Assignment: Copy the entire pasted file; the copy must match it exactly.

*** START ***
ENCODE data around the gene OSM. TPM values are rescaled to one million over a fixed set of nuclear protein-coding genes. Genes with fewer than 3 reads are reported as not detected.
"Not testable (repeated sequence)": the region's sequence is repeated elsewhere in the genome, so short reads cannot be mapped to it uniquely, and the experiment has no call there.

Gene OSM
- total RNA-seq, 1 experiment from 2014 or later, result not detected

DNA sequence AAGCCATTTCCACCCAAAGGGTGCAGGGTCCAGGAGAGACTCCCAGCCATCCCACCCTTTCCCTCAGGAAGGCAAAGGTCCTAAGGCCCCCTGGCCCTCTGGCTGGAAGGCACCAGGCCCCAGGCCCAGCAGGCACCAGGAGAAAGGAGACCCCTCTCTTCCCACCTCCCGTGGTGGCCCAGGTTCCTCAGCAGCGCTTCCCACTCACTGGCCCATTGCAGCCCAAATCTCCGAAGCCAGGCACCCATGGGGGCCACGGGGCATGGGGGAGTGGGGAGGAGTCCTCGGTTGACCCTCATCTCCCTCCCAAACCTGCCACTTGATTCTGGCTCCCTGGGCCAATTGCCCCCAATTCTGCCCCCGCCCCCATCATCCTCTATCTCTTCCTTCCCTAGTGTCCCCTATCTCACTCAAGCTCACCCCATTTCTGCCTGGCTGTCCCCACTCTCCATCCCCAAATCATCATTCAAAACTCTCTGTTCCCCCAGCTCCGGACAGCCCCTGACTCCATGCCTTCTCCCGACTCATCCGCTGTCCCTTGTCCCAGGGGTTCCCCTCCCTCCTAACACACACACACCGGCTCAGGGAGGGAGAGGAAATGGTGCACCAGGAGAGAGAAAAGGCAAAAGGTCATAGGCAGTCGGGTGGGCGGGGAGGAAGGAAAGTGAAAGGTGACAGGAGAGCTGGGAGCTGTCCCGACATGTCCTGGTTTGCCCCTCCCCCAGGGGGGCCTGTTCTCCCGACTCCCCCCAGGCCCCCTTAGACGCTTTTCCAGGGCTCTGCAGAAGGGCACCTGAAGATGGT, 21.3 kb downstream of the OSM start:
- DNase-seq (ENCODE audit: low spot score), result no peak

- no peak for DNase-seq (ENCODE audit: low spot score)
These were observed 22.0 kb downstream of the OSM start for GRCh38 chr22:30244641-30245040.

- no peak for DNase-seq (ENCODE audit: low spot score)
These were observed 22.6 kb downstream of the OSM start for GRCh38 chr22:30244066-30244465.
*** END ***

ENCODE data around the gene OSM. TPM values are rescaled to one million over a fixed set of nuclear protein-coding genes. Genes with fewer than 3 reads are reported as not detected.
"Not testable (repeated sequence)": the region's sequence is repeated elsewhere in the genome, so short reads cannot be mapped to it uniquely, and the experiment has no call there.

Gene OSM
- total RNA-seq, 1 experiment from 2014 or later, result not detected

DNA sequence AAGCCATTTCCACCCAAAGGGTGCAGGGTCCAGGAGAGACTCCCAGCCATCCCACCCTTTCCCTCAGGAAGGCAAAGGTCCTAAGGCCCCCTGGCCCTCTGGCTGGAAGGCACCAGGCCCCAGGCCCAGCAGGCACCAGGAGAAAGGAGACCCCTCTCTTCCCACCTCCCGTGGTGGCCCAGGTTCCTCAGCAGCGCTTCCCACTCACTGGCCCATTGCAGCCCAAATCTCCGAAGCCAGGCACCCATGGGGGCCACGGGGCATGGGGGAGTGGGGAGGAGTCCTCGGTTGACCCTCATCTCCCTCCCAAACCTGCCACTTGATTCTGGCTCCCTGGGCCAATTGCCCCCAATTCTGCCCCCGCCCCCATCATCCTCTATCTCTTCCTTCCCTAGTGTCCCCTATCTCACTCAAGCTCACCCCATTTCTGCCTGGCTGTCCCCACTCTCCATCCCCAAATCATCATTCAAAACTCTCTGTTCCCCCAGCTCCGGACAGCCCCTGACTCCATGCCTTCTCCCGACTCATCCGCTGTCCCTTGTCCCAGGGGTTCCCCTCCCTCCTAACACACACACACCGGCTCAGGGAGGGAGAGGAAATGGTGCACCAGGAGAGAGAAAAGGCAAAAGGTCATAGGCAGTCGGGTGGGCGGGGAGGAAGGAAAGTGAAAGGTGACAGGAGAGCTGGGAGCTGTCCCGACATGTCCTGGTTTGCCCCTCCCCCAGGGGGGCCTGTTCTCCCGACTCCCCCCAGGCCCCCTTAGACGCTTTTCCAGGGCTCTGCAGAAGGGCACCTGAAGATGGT, 21.3 kb downstream of the OSM start:
- DNase-seq (ENCODE audit: low spot score), result no peak

- no peak for DNase-seq (ENCODE audit: low spot score)
These were observed 22.0 kb downstream of the OSM start for GRCh38 chr22:30244641-30245040.

- no peak for DNase-seq (ENCODE audit: low spot score)
These were observed 22.6 kb downstream of the OSM start for GRCh38 chr22:30244066-30244465.